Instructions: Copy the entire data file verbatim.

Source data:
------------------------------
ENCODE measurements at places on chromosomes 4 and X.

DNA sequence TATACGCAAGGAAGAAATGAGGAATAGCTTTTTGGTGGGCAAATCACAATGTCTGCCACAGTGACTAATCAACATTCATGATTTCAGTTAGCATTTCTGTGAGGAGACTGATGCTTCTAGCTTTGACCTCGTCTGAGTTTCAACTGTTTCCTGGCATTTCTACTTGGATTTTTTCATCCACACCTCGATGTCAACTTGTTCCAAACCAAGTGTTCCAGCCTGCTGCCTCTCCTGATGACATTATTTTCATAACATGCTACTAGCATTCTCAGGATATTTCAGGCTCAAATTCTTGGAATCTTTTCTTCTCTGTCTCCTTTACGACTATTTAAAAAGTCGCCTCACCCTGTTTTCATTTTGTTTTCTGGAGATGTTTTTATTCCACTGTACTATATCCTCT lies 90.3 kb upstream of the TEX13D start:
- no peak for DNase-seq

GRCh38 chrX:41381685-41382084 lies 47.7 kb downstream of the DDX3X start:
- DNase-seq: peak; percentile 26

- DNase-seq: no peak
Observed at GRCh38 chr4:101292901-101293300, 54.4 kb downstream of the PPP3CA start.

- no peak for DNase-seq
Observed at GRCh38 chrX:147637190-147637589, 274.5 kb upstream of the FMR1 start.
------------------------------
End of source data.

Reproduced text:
ENCODE measurements at places on chromosomes 4 and X.

DNA sequence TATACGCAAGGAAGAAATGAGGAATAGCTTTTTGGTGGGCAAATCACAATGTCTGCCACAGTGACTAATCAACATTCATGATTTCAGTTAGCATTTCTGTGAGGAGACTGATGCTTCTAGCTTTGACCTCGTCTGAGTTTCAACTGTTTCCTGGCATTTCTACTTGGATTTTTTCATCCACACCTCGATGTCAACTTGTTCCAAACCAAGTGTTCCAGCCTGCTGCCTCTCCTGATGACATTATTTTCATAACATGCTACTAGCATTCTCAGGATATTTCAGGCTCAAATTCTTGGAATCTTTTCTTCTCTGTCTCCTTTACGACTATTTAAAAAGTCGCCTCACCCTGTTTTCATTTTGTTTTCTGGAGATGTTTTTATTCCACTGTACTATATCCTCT lies 90.3 kb upstream of the TEX13D start:
- no peak for DNase-seq

GRCh38 chrX:41381685-41382084 lies 47.7 kb downstream of the DDX3X start:
- DNase-seq: peak; percentile 26

- DNase-seq: no peak
Observed at GRCh38 chr4:101292901-101293300, 54.4 kb downstream of the PPP3CA start.

- no peak for DNase-seq
Observed at GRCh38 chrX:147637190-147637589, 274.5 kb upstream of the FMR1 start.